A Portuguese sustainability management software provider has set itself the daunting task of compiling a database that will eventually provide a base level of ESG information on every small business in the world.
Lisbon-based start-up C-More has created a platform that helps small and midsize companies assess their own ESG maturity and learn how to improve their performance and collect the data necessary for regulatory reporting. As well as being used to offer advice and other services to those clients, the data is also being incorporated in a database that investors can use to manage their own sustainability portfolios and risk strategies.
“The performance of SMEs matters tremendously because a lot of the investment community is focused on companies that are not public or not obliged to make this data available,” C-More chief business officer Kristoffer Tarp told ESG Insight.
Established in 2019, C-More is using a combination of AI and its own team’s academic talents to build the database. Information is collected initially from public sources and from the companies with which it engages. Those companies are largely suppliers to listed firms and they also have their own suppliers, on whom they also offer data. This two-way exchange of advice in return for data helps incentivise companies to improve their reporting processes.
In that way a snowballing effect of data sharing is established that Tarp said will enable C-More’s database to reach a critical mass quickly. Already it has information on more than 10,000 businesses “and that has happened very rapidly”, he said.
Tarp said C-More is driven by a desire to improve the quality of ESG data across the finance sector and that starts with the smallest companies who will generate the granular information that will eventually coalesce into the broader datasets that investors need.
“What I hope is that the industry will start focusing on turning that data into something that is actionable,” he said. “I think there’s quite a big risk that if it’s all about compliance and regulations and the ability to provide the data, you’re going to miss the real point here, which is the data should drive change.
“Otherwise, we run the risk of this becoming something that is perceived as not particularly value adding and for a company that needs to generate a profit, then of course that will always stick at the bottom of a very long list of priorities.”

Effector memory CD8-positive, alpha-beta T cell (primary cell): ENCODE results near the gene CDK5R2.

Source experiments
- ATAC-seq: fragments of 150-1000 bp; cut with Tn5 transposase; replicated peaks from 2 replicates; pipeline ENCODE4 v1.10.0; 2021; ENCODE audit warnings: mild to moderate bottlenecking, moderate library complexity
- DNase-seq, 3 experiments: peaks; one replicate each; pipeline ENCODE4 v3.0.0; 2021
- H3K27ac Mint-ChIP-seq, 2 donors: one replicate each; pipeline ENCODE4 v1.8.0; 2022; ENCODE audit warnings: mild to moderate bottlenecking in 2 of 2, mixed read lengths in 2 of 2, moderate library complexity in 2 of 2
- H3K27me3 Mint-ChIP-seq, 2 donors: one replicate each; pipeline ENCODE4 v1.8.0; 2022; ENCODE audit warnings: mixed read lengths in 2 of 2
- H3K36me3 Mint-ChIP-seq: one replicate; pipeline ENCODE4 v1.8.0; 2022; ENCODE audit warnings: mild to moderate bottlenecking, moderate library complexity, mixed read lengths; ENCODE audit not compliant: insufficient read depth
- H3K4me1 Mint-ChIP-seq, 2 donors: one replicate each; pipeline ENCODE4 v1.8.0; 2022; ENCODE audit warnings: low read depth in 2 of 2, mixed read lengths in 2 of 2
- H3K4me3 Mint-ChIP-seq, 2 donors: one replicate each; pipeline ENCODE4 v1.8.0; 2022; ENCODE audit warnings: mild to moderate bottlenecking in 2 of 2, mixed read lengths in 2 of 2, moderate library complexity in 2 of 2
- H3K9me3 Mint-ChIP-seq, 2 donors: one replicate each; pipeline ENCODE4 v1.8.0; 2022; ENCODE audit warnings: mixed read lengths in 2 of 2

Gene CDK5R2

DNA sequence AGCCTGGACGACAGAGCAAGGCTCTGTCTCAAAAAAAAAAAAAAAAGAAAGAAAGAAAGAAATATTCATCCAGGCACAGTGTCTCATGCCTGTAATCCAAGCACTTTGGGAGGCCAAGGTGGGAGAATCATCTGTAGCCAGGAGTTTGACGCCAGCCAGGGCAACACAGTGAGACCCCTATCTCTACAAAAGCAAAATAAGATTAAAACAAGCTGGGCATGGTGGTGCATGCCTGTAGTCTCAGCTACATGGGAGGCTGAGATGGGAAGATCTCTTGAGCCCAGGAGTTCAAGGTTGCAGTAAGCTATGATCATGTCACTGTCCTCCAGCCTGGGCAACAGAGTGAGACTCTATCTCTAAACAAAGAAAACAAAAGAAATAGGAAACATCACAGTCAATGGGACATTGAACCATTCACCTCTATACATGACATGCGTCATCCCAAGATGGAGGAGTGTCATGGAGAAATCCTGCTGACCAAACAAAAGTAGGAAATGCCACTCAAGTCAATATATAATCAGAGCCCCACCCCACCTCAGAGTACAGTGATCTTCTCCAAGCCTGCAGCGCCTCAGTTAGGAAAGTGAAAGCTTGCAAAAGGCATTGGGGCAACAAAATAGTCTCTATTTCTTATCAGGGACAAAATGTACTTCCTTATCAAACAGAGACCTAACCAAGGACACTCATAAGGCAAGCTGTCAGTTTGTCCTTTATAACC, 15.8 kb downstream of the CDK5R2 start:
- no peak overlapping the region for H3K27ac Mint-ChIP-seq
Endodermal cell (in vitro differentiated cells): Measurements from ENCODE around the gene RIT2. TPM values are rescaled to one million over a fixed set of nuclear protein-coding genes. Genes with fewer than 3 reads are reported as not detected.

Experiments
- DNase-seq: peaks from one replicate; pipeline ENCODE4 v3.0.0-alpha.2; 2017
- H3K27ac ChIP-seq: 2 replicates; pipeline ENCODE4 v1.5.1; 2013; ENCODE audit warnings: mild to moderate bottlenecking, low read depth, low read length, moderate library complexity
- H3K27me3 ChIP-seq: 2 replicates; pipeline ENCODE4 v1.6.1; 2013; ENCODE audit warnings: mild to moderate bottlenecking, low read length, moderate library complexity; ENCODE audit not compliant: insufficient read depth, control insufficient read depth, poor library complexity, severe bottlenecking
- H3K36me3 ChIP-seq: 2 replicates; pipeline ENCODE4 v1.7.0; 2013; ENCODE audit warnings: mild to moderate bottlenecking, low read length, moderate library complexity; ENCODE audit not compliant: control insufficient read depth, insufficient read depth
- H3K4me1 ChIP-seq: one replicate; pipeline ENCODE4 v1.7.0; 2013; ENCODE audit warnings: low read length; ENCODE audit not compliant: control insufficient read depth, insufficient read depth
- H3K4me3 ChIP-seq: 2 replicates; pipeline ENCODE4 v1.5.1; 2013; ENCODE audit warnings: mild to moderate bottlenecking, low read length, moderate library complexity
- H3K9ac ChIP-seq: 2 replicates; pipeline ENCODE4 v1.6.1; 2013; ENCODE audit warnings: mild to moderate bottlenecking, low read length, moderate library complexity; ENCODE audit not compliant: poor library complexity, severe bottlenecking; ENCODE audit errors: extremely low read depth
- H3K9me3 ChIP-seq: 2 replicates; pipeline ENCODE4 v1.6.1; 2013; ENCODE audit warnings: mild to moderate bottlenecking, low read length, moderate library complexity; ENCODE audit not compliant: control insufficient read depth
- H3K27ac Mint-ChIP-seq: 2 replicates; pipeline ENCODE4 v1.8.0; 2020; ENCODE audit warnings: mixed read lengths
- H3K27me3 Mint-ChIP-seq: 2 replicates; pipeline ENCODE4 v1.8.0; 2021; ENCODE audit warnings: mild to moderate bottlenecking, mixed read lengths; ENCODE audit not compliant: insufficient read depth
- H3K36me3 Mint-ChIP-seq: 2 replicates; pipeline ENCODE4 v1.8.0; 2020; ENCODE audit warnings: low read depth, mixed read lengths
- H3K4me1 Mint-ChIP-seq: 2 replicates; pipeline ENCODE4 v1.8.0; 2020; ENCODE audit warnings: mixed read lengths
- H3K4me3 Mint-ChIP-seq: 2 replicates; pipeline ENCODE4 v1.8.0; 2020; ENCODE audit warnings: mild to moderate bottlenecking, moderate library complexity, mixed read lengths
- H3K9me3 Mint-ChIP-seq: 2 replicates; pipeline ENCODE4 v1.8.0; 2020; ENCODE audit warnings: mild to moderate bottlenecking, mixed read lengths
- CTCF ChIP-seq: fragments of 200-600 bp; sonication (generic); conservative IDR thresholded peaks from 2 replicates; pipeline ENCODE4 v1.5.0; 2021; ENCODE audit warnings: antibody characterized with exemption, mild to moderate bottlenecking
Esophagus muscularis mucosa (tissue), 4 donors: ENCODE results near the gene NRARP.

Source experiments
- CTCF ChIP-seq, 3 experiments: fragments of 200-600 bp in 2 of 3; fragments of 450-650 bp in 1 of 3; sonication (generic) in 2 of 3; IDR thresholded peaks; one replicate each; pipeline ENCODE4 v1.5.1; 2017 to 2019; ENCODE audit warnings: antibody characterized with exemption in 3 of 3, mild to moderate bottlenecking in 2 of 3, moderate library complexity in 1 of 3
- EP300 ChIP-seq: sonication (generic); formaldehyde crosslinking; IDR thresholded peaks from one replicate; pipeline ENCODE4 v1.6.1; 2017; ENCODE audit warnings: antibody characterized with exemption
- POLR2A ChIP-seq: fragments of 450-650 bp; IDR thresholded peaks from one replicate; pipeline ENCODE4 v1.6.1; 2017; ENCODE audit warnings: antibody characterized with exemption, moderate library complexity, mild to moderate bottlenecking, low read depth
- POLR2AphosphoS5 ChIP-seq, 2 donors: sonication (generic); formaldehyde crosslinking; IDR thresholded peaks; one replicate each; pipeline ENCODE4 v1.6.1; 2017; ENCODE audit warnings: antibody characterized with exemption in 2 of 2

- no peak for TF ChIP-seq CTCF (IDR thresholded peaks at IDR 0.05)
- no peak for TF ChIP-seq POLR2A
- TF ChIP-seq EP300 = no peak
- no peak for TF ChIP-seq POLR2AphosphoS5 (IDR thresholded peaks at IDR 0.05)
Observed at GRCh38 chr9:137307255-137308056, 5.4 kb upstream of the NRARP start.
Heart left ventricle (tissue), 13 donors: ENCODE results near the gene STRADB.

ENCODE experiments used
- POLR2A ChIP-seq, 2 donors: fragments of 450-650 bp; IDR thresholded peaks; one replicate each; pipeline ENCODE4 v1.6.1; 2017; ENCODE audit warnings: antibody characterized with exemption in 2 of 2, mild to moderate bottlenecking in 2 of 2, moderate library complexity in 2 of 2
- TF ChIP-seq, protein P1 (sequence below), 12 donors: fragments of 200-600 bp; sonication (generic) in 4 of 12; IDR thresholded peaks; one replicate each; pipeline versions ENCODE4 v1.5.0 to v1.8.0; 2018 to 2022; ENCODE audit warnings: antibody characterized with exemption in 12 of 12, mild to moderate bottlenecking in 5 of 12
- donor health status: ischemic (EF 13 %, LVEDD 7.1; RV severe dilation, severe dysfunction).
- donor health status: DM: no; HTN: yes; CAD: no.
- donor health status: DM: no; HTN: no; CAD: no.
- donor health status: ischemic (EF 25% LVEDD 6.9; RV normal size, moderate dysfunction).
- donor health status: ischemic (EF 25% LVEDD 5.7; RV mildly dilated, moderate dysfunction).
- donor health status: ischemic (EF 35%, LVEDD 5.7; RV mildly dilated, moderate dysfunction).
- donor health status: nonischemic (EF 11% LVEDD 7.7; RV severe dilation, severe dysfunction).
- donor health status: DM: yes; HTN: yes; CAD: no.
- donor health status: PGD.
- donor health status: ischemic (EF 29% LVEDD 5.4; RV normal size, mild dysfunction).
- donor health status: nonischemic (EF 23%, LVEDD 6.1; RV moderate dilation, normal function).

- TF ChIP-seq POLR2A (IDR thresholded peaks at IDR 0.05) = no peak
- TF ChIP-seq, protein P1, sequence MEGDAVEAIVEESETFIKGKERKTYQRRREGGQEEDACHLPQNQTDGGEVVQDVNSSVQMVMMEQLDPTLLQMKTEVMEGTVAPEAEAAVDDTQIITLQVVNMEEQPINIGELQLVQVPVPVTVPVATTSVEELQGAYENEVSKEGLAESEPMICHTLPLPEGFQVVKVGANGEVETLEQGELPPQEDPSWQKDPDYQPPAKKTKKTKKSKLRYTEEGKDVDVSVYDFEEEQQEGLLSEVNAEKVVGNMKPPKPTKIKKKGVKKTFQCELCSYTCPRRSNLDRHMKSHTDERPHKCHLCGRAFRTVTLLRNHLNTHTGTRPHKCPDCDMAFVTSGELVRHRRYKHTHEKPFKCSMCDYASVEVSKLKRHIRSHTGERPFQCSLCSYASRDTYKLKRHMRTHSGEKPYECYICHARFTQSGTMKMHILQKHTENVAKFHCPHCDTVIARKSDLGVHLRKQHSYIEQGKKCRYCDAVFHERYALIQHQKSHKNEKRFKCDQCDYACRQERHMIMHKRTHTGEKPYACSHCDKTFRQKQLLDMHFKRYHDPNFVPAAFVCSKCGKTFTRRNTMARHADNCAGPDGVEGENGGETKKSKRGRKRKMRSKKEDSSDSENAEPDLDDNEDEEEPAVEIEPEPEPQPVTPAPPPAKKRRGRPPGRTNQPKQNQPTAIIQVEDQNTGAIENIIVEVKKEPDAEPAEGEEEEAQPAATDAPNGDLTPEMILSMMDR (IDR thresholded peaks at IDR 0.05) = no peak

C-More was co-founded and still jointly led by Carolina Almeida Cruz and Carina Abreu. Cruz studied psychology, finance and management before beginning her career at the International Labour Organisation (ILO). Her ESG antennae were first excited as a field worker overseeing human-trafficking programmes in emerging markets.
Cruz eventually began working within finance and was involved in the issuance of Portugal’s first social bond through the justice ministry. She now splits her time outside of C-More between a number of organisations dedicated to related goals, including the Portuguese Data Science Association, on which she is a vice-president and as an ambassador for The Unconnected, a social enterprise that seeks to bring internet access to remote impoverished communities.
Tarp joined C-More in May after a career holding senior sustainability roles in several organisations including NTT Data after having worked for the UN Development Programme, UNICEF and other development organisations.
C-More’s aim, initially, was not to provide services to investors, but that is “sort of where we have ended up” as a result of the company’s early platform being recognised as a potential gamechanger by the company’s tech giant partner IBM.
The mission to gather ESG performance data from the world’s small- and medium-sized companies was born of Cruz’s realisation in her work among the underprivileged that sustainable finance could help those companies best but was serving their needs the least.
Small businesses, she told a recent Co-Labs gathering in London, are the economic glue that keeps economies running. However, directing finance to improve their ESG performance is difficult because they are largely exempt from existing and incoming disclosure rules.
That’s set to change because they make up a large proportion of listed companies’ supply chains, meaning their ESG metrics will be needed as soon as Scope 3 reporting regulations are in place. The implementation of the EU’s Corporate Sustainability Reporting Directive (CSRD), which includes such supply-chain data requirements, is expected to bring information on about 50,000 European companies into the public realm.
Tarp is convinced that C-More’s Portugal location is beneficial to achieving the company’s goals. The nation’s financial market is advanced and globally integrated but relatively small, meaning that innovations can be sandboxed and nurtured to a high level of maturity before scaling them internationally. It also has a supportive pro-tech government and banking sector, Tarp said. In the new year, C-More will open an office in Denmark to be closer to companies at the forefront of ESG data collection, reporting, and sustainability management.
Further down the road, C-More hopes to use the data it has amassed to create new ESG metrics, including a suite of tools that link ESG performance to financial performance, a correlation that Tarp said has often been touted but for which there is no single, authoritative evidence when it comes to SMEs.
“Being able to, at one point, say what it actually means to be a good ESG performer in terms of operational and financial performance, will of course be really interesting for understanding risks in your portfolio and for looking at potential investment theses,” he said.
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